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Nutritional composition of honey bee food stores vary with floral composition

Lookup NU author(s): Professor Geraldine Wright



This work is licensed under a Creative Commons Attribution 4.0 International License (CC BY 4.0).


© 2017 The Author(s) Sufficiently diverse and abundant resources are essential for generalist consumers, and form an important part of a suite of conservation strategies for pollinators. Honey bees are generalist foragers and are dependent on diverse forage to adequately meet their nutritional needs. Through analysis of stored pollen (bee bread) samples obtained from 26 honey bee (Apis mellifera L.) hives across NW-England, we quantified bee bread nutritional content and the plant species that produced these stores from pollen. Protein was the most abundant nutrient by mass (63%), followed by carbohydrates (26%). Protein and lipid content (but not carbohydrate) contributed significantly to ordinations of floral diversity, linking dietary quality with forage composition. DNA sequencing of the ITS2 region of the nuclear ribosomal DNA gene identified pollen from 89 distinct plant genera, with each bee bread sample containing between 6 and 35 pollen types. Dominant genera included dandelion (Taraxacum), which was positively correlated with bee bread protein content, and cherry (Prunus), which was negatively correlated with the amount of protein. In addition, proportions of amino acids (e.g. histidine and valine) varied as a function of floral species composition. These results also quantify the effects of individual plant genera on the nutrition of honey bees. We conclude that pollens of different plants act synergistically to influence host nutrition; the pollen diversity of bee bread is linked to its nutrient content. Diverse environments compensate for the loss of individual forage plants, and diversity loss may, therefore, destabilize consumer communities due to restricted access to alternative resources.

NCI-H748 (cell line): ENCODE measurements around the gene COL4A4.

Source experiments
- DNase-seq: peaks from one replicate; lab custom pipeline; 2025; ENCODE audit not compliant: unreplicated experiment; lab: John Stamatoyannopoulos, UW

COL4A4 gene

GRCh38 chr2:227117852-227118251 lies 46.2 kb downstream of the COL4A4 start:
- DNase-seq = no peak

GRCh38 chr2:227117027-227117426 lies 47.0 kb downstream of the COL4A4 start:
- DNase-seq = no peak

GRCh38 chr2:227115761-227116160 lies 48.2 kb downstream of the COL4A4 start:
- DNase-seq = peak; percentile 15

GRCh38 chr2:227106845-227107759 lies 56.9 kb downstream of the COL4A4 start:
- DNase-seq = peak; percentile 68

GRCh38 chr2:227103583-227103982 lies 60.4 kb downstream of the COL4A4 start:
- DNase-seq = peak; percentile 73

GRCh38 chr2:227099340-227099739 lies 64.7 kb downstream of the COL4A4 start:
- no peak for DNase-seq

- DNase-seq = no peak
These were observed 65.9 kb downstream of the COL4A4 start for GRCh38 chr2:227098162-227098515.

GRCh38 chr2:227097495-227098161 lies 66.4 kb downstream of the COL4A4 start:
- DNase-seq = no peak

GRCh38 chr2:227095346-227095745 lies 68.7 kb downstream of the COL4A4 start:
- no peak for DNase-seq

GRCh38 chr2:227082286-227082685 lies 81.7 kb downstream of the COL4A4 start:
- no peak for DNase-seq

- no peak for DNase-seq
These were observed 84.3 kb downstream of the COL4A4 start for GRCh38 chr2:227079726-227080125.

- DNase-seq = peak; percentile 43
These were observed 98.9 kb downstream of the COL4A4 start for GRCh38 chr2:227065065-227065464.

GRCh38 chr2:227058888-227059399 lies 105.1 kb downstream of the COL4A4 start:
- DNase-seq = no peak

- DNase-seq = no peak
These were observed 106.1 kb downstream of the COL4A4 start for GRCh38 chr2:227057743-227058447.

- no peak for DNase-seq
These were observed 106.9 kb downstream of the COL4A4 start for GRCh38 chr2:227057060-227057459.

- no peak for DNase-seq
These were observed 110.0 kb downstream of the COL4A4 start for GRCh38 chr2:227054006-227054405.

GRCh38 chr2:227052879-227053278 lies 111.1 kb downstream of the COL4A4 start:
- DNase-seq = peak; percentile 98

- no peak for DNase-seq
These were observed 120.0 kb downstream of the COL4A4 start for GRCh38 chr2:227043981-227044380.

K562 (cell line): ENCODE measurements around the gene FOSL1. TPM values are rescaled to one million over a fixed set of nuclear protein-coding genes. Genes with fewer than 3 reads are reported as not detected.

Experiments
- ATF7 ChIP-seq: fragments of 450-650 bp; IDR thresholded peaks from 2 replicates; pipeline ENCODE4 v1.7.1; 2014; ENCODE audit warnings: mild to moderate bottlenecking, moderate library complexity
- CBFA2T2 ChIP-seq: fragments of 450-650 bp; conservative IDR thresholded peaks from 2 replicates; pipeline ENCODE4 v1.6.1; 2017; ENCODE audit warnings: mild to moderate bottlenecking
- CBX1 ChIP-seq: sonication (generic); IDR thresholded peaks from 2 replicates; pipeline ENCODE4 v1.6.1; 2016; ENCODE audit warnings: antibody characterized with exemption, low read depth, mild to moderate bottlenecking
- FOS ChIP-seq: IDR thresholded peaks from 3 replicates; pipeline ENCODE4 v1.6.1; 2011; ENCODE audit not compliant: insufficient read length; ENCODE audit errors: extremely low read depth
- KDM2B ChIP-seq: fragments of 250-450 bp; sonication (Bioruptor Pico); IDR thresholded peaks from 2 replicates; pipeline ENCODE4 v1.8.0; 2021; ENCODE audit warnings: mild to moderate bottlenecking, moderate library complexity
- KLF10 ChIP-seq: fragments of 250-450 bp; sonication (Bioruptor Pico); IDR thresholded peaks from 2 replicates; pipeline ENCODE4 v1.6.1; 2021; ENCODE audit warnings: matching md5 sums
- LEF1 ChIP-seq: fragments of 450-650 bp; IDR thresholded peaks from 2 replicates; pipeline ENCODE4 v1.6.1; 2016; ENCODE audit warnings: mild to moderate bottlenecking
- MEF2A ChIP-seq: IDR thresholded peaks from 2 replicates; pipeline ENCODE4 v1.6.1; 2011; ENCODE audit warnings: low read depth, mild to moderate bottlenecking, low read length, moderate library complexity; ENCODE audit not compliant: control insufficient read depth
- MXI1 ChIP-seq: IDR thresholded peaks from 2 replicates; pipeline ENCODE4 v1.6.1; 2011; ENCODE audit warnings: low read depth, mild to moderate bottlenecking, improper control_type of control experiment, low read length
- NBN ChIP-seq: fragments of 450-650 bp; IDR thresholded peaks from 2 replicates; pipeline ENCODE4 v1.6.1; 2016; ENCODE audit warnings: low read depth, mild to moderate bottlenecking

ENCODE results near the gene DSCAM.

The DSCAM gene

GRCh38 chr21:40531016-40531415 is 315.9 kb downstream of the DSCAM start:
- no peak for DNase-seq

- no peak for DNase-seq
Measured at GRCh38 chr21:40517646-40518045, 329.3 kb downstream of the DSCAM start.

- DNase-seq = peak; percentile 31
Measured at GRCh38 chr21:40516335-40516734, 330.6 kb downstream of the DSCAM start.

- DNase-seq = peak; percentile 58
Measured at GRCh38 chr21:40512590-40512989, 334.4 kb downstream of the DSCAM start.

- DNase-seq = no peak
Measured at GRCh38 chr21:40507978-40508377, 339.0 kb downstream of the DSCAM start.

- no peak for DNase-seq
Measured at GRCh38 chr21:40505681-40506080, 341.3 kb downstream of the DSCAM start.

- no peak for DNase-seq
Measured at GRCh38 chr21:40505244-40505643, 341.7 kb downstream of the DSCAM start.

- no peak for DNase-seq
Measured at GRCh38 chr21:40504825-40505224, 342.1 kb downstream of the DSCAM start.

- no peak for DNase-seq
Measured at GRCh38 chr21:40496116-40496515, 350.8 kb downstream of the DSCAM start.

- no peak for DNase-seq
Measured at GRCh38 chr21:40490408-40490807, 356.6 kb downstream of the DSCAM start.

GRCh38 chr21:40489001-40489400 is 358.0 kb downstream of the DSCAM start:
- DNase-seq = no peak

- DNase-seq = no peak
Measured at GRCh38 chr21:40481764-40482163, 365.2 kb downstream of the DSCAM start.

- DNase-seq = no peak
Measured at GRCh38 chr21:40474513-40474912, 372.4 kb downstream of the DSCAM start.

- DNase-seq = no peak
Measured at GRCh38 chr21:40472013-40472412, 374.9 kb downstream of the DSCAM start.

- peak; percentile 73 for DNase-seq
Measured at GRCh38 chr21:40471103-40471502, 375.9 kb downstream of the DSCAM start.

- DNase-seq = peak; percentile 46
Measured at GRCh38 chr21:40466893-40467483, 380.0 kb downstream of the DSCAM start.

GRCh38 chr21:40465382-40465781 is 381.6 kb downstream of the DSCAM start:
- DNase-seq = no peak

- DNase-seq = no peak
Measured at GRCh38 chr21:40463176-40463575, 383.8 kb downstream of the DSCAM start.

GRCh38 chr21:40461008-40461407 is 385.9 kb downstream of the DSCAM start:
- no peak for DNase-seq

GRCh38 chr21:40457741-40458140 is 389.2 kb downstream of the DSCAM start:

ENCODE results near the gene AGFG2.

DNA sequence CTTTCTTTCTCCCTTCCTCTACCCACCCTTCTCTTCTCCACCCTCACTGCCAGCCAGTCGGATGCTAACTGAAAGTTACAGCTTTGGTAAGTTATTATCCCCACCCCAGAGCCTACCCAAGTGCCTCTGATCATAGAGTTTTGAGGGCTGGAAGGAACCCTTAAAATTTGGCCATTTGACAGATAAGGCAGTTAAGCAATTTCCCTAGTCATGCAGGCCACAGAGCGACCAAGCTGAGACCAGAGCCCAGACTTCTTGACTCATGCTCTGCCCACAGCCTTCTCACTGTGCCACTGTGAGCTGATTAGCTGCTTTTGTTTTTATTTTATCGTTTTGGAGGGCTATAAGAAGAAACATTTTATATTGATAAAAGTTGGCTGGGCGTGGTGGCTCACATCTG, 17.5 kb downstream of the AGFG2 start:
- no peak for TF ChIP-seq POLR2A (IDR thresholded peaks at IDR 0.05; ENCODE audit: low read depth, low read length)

Publication metadata

Author(s): Donkersley P, Rhodes G, Pickup RW, Jones KC, Power EF, Wright GA, Wilson K

Publication type: Article

Publication status: Published

Journal: Oecologia

Year: 2017

Pages: 1-13

Online publication date: 14/10/2017

Acceptance date: 04/10/2017

Date deposited: 02/11/2017

ISSN (print): 0029-8549

Publisher: Springer Verlag


DOI: 10.1007/s00442-017-3968-3


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Funder referenceFunder name
BB/1000968/1Biotechnology and Biological Sciences Research Council (BBSRC)
Wellcome Trust